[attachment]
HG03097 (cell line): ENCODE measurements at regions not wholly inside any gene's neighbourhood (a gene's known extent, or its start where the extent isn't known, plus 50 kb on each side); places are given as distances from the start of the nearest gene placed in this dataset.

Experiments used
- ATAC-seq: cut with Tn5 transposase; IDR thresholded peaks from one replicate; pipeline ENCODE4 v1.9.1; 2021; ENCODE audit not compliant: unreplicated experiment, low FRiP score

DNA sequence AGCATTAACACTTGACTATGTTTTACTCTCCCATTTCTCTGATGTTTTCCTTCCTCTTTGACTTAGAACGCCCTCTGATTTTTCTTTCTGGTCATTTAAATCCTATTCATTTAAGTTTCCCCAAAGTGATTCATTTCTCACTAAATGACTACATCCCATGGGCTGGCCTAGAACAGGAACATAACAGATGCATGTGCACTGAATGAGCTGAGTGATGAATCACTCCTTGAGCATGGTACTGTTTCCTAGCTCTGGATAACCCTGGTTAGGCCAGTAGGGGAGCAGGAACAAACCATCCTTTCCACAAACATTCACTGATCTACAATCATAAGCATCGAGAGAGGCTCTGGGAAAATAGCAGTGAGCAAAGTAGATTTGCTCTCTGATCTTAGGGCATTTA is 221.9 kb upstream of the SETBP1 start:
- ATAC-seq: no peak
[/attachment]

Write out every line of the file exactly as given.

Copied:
HG03097 (cell line): ENCODE measurements at regions not wholly inside any gene's neighbourhood (a gene's known extent, or its start where the extent isn't known, plus 50 kb on each side); places are given as distances from the start of the nearest gene placed in this dataset.

Experiments used
- ATAC-seq: cut with Tn5 transposase; IDR thresholded peaks from one replicate; pipeline ENCODE4 v1.9.1; 2021; ENCODE audit not compliant: unreplicated experiment, low FRiP score

DNA sequence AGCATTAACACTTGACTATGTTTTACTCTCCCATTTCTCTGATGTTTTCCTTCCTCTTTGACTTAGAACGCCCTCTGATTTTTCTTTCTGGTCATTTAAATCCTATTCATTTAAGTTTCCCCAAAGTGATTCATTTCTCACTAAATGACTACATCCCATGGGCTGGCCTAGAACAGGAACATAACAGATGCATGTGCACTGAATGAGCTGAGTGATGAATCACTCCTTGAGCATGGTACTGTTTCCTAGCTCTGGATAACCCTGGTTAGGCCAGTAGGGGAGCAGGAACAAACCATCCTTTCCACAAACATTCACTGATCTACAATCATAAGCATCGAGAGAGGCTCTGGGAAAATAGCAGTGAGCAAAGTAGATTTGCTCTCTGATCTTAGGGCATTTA is 221.9 kb upstream of the SETBP1 start:
- ATAC-seq: no peak